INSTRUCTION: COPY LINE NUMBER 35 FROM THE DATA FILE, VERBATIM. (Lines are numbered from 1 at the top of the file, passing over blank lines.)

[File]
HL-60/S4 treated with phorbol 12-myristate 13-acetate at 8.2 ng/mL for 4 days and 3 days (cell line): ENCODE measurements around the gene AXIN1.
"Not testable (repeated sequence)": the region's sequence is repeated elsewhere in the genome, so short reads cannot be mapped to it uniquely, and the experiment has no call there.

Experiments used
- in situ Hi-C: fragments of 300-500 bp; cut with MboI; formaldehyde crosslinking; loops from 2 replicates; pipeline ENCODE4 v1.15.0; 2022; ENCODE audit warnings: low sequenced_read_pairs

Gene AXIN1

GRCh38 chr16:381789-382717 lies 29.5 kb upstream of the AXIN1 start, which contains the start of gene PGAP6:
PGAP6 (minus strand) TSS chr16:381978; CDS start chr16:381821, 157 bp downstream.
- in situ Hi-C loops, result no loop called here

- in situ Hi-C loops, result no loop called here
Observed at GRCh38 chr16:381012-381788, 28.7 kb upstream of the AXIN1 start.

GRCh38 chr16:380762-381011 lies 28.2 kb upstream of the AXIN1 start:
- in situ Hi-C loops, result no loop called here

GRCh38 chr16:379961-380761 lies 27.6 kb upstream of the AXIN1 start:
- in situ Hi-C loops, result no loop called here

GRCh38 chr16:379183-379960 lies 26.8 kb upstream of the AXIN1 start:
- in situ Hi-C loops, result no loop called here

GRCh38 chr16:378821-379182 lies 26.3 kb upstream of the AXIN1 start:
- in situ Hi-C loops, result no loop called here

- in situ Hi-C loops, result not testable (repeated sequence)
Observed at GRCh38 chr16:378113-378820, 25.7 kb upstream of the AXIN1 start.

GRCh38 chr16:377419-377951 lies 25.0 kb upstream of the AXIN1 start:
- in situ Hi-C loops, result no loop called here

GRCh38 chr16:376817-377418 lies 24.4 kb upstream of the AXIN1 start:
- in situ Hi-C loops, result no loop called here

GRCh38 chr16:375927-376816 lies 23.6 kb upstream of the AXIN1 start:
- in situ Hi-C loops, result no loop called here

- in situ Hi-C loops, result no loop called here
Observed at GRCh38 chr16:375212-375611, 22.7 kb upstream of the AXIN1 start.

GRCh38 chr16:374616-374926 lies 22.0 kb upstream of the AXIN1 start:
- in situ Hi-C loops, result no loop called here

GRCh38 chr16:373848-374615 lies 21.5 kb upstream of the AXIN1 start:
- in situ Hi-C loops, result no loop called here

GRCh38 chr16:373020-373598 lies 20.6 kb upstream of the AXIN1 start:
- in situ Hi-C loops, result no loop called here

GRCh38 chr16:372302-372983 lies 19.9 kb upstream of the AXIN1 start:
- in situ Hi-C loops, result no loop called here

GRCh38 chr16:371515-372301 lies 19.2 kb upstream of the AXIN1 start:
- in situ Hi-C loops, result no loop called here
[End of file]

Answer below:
GRCh38 chr16:372302-372983 lies 19.9 kb upstream of the AXIN1 start: